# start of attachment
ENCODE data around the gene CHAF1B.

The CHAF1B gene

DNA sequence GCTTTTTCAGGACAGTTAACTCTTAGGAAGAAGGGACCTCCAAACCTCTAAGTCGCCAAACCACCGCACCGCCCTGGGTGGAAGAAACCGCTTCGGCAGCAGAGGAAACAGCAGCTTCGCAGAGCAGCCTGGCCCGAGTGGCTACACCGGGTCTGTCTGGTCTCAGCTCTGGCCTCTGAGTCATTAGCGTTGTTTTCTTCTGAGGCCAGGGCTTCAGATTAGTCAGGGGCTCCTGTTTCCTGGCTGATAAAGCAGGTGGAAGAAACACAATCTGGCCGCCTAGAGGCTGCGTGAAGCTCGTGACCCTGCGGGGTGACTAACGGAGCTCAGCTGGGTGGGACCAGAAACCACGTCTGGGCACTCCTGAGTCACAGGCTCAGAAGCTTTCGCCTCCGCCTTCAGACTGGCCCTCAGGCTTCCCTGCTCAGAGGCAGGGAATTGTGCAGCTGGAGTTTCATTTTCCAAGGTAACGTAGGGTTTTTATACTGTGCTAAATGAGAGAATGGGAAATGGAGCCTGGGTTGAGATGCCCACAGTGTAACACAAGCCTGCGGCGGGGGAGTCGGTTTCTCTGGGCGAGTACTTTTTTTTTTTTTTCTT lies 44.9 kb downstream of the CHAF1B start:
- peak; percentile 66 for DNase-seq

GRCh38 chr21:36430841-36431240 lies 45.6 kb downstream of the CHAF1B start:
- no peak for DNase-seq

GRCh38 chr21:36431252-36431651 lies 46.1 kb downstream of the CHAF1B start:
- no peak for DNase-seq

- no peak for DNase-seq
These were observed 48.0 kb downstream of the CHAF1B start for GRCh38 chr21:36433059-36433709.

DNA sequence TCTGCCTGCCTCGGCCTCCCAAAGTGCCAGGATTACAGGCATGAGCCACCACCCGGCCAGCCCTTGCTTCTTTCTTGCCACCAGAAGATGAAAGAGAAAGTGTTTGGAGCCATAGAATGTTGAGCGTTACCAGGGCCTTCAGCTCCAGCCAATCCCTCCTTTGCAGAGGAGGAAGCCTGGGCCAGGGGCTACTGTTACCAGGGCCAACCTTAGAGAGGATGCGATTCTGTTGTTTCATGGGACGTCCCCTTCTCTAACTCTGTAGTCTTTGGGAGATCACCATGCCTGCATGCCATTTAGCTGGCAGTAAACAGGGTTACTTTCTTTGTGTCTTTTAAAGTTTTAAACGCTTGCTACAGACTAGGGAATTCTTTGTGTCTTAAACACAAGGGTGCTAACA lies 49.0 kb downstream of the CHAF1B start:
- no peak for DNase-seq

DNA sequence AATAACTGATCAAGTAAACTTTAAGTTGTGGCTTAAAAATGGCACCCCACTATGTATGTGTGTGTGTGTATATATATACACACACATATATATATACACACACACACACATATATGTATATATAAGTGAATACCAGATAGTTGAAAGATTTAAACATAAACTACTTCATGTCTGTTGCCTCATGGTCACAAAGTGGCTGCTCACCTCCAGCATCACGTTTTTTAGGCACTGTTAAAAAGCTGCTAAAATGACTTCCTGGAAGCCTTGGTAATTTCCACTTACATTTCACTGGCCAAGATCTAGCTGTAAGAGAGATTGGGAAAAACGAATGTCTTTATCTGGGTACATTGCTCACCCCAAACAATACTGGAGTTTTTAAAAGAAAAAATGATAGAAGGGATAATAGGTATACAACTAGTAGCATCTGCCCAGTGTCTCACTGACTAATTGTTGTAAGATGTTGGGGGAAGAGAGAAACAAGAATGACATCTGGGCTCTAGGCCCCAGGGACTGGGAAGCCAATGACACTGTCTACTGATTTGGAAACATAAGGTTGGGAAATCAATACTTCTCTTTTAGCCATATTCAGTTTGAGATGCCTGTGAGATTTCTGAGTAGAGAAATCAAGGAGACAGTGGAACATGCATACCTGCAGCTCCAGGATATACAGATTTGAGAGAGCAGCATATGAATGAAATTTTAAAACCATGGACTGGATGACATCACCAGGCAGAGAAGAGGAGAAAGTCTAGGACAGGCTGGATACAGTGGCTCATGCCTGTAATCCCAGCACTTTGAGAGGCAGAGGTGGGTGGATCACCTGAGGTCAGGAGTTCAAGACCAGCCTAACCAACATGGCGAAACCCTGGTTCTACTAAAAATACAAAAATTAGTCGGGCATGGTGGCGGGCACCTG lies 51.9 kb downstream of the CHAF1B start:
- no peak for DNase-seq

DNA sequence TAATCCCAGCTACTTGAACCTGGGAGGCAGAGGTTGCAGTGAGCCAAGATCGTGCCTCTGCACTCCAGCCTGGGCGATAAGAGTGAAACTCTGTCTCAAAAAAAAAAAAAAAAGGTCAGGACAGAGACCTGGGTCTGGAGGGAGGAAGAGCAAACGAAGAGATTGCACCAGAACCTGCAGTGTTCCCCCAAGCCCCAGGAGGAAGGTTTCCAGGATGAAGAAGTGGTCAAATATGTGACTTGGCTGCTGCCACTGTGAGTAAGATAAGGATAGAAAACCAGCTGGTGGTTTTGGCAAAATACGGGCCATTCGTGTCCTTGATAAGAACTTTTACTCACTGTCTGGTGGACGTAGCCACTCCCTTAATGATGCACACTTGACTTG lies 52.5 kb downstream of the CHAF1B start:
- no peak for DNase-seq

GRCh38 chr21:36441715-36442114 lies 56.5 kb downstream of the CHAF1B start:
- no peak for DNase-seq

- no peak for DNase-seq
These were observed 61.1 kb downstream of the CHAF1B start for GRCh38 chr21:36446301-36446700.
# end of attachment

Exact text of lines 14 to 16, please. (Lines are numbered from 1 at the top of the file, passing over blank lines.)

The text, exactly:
- no peak for DNase-seq

DNA sequence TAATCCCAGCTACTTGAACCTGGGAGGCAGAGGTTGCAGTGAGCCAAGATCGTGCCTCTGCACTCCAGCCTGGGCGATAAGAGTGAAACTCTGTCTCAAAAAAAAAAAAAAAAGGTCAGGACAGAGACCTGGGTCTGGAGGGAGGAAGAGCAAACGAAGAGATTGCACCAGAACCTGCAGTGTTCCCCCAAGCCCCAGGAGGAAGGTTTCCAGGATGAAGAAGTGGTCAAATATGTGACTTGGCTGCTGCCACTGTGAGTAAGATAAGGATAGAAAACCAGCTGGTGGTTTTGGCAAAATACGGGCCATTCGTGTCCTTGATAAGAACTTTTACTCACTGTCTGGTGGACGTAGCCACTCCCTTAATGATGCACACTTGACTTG lies 52.5 kb downstream of the CHAF1B start:
- no peak for DNase-seq